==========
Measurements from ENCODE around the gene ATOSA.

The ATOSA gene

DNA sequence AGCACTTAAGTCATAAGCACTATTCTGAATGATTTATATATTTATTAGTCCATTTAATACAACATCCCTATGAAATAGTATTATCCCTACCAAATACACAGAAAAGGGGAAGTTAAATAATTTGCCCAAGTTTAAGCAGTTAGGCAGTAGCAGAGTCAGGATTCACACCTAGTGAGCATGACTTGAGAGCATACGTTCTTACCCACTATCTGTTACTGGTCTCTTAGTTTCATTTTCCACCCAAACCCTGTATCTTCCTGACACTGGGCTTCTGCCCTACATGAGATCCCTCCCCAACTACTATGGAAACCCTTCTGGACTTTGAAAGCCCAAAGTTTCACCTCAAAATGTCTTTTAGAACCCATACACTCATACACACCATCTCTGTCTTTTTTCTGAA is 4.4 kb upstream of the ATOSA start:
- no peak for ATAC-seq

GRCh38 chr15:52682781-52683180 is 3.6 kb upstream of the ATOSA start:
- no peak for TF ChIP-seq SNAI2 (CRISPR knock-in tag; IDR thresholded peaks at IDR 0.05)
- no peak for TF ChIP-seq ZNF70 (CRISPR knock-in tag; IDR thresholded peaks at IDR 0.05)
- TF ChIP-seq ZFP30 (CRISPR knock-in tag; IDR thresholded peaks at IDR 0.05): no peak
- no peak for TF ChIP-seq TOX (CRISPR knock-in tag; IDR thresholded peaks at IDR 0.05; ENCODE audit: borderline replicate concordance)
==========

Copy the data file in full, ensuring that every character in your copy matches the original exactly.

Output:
Measurements from ENCODE around the gene ATOSA.

The ATOSA gene

DNA sequence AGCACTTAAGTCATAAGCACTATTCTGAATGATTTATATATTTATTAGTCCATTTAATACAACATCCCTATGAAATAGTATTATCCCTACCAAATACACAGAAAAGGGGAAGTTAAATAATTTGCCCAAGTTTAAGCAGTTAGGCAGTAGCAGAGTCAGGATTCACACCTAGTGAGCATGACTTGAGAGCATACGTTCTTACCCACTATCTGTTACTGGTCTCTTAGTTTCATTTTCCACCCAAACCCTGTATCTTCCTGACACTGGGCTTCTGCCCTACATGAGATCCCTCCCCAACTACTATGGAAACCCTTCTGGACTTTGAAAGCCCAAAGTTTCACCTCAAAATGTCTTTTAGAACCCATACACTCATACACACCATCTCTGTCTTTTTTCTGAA is 4.4 kb upstream of the ATOSA start:
- no peak for ATAC-seq

GRCh38 chr15:52682781-52683180 is 3.6 kb upstream of the ATOSA start:
- no peak for TF ChIP-seq SNAI2 (CRISPR knock-in tag; IDR thresholded peaks at IDR 0.05)
- no peak for TF ChIP-seq ZNF70 (CRISPR knock-in tag; IDR thresholded peaks at IDR 0.05)
- TF ChIP-seq ZFP30 (CRISPR knock-in tag; IDR thresholded peaks at IDR 0.05): no peak
- no peak for TF ChIP-seq TOX (CRISPR knock-in tag; IDR thresholded peaks at IDR 0.05; ENCODE audit: borderline replicate concordance)